by Chris Waldburger

REVVING UP AFRICA'S DIGITAL ECONOMY

Google and the quest to connect a continent

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Google SA Director, Luke Mckend, is on a mission to provide a service to South Africa and the rest of Africa that is not only profitable for Google but profitable for a growing sector of a continental economy requiring big data and big connections.

Google is a business phenomenon. Whispers now abound of Google searching for a repeat of its search engine revolution in other spheres, with moon-shot projects like driverless cars, solar Wi-Fi drones and giant leaps in extending human lifespans via nanobots.

In South Africa, under the auspices of its National Director, Luke Mckend, Google is looking to kick-start another type of revolution—an information revolution in how developing economies do business…

Like so many other tech leaders, Mckend’s professional journey began by simply having fun, learning code, playing games and trying to work out how to stretch one’s ability to speak the language of programming and computing.

“Everything started with the gift of a ZX Spectrum 48K home computer somewhere in the ‘80s. Spending long hours learning BASIC and copying code from computer magazines to make games was the perfect preparation for the advent of the Internet much later,” he says.

It was gaming which would kick-start his career in online recruitment.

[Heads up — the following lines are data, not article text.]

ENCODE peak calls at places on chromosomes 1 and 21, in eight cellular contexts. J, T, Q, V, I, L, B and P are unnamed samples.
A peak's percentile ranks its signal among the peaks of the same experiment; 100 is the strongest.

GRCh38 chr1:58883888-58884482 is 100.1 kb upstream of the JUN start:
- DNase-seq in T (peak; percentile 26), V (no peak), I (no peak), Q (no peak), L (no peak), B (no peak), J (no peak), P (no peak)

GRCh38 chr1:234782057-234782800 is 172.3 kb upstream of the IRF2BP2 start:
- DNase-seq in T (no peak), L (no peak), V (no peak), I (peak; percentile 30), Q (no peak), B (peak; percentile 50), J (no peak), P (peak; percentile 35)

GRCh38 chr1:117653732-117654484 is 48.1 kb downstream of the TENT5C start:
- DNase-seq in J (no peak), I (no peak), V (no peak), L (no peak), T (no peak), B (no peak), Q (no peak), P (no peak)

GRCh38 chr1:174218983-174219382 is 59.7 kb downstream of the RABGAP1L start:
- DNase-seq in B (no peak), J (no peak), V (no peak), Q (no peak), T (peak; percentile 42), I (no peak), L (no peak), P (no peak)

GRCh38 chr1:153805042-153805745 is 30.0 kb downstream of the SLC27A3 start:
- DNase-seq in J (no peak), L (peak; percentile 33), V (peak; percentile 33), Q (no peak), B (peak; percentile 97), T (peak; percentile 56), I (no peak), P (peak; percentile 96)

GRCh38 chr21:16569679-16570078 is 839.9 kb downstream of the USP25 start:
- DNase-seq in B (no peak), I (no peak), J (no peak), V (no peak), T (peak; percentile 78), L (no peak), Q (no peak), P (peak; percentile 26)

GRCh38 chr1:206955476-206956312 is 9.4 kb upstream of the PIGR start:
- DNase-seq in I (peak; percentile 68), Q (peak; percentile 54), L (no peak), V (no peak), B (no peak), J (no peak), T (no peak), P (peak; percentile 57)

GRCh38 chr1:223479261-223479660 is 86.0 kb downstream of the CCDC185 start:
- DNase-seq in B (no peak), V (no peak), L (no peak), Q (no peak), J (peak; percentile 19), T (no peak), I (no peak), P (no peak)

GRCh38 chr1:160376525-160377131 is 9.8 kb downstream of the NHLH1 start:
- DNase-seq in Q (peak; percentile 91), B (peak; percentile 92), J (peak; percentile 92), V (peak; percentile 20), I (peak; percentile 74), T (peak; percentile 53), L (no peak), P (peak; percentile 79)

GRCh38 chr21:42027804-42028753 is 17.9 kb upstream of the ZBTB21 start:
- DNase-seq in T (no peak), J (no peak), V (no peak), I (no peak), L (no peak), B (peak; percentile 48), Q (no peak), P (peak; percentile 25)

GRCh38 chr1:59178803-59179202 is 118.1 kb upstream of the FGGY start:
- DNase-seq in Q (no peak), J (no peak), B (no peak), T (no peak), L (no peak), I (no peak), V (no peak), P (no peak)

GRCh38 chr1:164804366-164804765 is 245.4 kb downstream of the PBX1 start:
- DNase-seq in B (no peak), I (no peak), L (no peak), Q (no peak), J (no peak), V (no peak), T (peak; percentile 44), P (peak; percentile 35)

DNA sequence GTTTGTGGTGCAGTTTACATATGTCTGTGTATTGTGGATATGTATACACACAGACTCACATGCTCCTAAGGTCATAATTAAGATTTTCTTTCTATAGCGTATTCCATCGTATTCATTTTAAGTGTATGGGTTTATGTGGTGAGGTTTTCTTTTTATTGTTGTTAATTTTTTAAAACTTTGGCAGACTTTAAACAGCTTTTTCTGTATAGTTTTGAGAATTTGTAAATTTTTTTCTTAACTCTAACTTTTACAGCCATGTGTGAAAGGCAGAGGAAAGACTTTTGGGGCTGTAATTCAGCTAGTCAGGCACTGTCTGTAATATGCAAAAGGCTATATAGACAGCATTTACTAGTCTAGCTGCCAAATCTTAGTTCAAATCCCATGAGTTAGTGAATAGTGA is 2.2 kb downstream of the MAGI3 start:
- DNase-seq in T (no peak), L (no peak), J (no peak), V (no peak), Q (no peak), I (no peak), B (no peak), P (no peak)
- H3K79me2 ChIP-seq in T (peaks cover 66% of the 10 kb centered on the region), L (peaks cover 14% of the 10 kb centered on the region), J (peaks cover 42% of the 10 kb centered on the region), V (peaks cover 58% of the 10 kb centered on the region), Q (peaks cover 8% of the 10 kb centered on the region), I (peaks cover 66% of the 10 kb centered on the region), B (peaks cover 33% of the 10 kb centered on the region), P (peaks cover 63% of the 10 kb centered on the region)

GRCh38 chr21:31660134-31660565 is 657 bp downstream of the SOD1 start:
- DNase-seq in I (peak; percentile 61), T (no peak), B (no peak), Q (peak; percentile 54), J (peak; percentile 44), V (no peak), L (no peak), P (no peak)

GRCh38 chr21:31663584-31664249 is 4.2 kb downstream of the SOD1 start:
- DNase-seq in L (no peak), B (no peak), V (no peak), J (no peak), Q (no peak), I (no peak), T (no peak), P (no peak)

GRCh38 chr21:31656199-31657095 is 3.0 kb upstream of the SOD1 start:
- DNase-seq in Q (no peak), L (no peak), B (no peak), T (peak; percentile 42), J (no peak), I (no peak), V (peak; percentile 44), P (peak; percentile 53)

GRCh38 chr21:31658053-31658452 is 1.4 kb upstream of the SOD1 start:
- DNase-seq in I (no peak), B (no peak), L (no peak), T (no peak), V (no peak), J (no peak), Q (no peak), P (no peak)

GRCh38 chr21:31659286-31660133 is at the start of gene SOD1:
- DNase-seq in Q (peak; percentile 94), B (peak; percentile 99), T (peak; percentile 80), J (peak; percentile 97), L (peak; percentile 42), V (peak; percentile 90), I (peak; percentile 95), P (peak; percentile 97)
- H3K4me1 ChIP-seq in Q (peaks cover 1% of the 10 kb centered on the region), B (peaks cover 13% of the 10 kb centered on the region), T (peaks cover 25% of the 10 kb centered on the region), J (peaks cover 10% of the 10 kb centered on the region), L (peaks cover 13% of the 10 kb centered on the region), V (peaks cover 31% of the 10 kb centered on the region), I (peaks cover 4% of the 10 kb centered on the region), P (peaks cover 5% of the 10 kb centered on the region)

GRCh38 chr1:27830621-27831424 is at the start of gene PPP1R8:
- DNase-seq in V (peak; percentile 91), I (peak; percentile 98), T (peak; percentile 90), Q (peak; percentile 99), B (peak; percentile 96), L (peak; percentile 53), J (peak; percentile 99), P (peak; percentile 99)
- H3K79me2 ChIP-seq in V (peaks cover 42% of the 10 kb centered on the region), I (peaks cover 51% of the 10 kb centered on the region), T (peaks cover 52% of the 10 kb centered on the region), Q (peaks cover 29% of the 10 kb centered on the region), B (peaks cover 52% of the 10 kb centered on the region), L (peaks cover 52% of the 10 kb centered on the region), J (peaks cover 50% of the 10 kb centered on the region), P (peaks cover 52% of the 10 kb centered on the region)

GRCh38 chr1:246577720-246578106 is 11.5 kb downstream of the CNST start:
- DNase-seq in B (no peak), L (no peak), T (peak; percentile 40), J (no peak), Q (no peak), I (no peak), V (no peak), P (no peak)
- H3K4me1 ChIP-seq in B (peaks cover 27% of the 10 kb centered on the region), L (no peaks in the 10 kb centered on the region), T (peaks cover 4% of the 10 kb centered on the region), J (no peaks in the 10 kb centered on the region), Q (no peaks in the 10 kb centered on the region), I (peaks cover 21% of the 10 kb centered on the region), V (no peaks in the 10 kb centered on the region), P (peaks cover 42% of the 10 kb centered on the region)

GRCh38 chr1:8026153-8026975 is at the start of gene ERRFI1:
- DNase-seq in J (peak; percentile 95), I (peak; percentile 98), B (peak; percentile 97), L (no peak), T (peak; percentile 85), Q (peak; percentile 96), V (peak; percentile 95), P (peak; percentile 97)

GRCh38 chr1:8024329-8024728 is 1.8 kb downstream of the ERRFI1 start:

“Having spent a few months at one of the very early online gaming start-ups in Cape Town in the late-‘90s, I moved to London, where I ended up working for TMP Worldwide in recruitment advertising (TMP is a global player in providing digital communication for online talent search).

“This was an area that was being transformed overnight by the Internet and I spent time designing websites and consulting with clients around their early online recruitment experiences. I joined a recruitment technology start-up soon after in 2002 as Commercial Director, which we grew to around 40 people, selling in 2005,” Mckend explains.

After cutting his teeth in gaming and recruitment—two early shifts provided by the Internet experience—Mckend then found himself in sales at the biggest Internet player of them all, Google.

“After working for the acquiring company, I joined Google in 2007 to run their Classifieds and Fast Food accounts in the UK. I moved back to SA in 2011 to run the SA business, which has grown from strength to strength,” he says.

Google in Africa

Google has begun to make a big play in Africa, with a strong anchor in its southern tip already.

For Mckend, this goal is just as important in a developing context as in a late-stage digital economy.

“Google’s mission is to make products that are useful, fast and free, and to make it easy for everyone to be online. In Africa, this is as relevant as in the US. We want to make information more accessible and we work with users, organisations and businesses, in partnership, to do that,” he says.

Over and above providing the Internet’s premium search engine, Google is looking to stoke a new digital approach to business and society in general, throughout the continent.

“Recently, we announced the extension of our Digital Skills for Africa programme that saw us train one million young Africans between April 2016 and March 2017, in partnership with African training organisations and governments. We’re now targeting 10 million individuals over the next five years.